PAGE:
Posts tagged with "holiday spirit"

Rita Azar illustration for 360 MAGAZINE travel stories

Tips for Reducing Holiday Stress and Staying Mindful While Traveling

The holiday season is typically the busiest time of the year for traveling. People enjoy going to see family members or exploring new locations as they have time off from their jobs and schoolwork. This year, traveling may come with a bit more stress and anxiety due to the pandemic that people are facing around the world. The good news is that there are some things you can do to help reduce holiday stress, as well as stay safer while traveling.

“There may be fewer people traveling this holiday season, but there will still be a lot who do, and they need to know how to make it more enjoyable,” explains Katie Sandler, personal development and career coach. “Mindful travel is the key to reducing stress, staying safer, and making the most of your time traveling. This year will be a great exercise in mindfulness, which is something to be excited about.”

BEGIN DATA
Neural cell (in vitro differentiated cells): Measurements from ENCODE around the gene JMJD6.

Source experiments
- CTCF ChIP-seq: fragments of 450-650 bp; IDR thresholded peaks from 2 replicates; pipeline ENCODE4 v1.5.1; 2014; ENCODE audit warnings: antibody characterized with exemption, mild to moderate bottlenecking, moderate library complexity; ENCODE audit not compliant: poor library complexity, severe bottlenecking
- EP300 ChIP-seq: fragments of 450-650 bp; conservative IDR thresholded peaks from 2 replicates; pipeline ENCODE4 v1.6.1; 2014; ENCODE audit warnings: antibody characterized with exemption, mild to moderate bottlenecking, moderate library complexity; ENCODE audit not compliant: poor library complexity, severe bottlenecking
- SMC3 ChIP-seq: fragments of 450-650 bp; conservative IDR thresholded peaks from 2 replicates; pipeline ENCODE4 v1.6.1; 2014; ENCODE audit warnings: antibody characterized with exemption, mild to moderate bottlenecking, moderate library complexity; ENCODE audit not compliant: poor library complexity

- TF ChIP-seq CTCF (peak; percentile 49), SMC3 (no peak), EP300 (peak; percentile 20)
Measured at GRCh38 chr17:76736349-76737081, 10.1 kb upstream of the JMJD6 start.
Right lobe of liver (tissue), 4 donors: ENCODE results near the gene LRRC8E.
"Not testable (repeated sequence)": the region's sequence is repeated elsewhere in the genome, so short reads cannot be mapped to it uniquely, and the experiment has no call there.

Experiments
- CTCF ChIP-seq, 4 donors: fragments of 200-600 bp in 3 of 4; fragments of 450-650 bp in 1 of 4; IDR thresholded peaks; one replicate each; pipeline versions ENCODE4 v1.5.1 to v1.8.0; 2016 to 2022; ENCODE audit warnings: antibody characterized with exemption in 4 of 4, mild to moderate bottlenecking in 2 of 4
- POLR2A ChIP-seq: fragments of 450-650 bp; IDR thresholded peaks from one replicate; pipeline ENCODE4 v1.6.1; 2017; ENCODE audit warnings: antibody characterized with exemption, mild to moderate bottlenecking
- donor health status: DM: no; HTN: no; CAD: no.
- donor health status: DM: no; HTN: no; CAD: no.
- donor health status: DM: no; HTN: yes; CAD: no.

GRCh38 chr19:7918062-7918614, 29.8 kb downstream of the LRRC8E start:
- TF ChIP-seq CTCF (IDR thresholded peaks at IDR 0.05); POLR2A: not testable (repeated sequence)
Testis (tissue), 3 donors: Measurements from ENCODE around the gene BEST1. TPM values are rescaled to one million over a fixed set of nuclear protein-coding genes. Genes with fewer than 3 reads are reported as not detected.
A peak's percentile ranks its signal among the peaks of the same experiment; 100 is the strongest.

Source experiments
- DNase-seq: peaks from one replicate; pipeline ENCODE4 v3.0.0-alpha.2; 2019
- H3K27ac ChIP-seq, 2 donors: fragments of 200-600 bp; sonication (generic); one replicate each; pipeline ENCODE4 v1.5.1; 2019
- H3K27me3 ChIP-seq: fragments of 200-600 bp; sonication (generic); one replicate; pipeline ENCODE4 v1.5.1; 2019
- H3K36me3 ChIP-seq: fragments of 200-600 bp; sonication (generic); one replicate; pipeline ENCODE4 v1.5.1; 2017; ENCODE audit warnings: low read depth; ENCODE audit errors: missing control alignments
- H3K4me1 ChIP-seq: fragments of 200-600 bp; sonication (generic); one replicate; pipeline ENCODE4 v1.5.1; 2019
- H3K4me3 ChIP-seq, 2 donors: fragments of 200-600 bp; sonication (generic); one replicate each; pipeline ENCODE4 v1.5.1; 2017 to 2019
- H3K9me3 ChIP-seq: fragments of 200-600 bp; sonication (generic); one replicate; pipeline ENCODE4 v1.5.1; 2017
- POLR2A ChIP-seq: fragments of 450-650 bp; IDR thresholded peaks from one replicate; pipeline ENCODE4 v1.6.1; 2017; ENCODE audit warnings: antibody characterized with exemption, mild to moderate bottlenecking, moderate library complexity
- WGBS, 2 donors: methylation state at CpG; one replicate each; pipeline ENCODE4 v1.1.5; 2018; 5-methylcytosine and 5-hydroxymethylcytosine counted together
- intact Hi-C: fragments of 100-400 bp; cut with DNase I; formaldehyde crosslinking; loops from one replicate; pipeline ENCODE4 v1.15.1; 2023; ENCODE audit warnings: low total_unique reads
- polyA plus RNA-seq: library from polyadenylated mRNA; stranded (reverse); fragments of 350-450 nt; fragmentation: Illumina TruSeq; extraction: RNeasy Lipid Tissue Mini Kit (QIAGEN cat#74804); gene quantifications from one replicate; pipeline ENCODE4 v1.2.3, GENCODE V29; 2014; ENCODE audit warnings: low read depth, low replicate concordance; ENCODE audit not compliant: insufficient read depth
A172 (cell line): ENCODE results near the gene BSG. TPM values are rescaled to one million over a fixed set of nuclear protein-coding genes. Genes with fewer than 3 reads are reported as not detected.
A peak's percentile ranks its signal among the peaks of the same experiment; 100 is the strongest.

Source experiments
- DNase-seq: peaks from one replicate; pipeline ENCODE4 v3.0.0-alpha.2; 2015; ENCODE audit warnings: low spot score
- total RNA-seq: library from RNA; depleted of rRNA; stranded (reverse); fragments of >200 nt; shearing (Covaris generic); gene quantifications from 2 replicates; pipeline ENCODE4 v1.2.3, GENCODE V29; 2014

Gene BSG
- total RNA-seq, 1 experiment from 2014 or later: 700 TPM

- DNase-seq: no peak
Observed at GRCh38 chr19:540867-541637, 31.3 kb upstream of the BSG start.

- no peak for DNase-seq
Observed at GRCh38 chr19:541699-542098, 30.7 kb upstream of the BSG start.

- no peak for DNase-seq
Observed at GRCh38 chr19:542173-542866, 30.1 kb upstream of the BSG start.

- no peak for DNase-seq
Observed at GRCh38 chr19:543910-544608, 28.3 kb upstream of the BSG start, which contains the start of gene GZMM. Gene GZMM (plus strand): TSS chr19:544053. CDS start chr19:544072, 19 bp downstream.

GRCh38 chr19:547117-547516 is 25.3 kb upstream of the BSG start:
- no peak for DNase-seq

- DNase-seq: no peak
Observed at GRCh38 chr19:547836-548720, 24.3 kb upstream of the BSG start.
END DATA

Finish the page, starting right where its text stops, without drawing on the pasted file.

As an expert at using mindfulness, Sandler helps people not only reduce their stress, but also reach new goals. The key to traveling safely during the pandemic, as she points out, is in using the technique throughout the experience. By remaining mindful, travelers will go about their experience in a way that is conscientious and intentional. Just as with many things in life, this is an issue that comes down to learning to be more focused and plan ahead.

Sandler has created a recipe for mindful safe travel in the era of COVID, which includes the following tips:

  • Forget being spontaneous. This is not the time to be spontaneous. In order to help reduce risks and stress. Figure everything out ahead of time. Know about everything before you go do it. This goes for restaurants, excursions, and even visiting others. Call ahead so you can plan out as much as possible.
  • Know the rules and regulations. The rules today differ by city and state, so it’s important to know what they are for where you are heading. Get the information you need so that you are prepared. Whether it means all meals will be takeout, you will have to wear a mask, or you need to limit the number in your party, avoiding surprises will help keep things stress-free.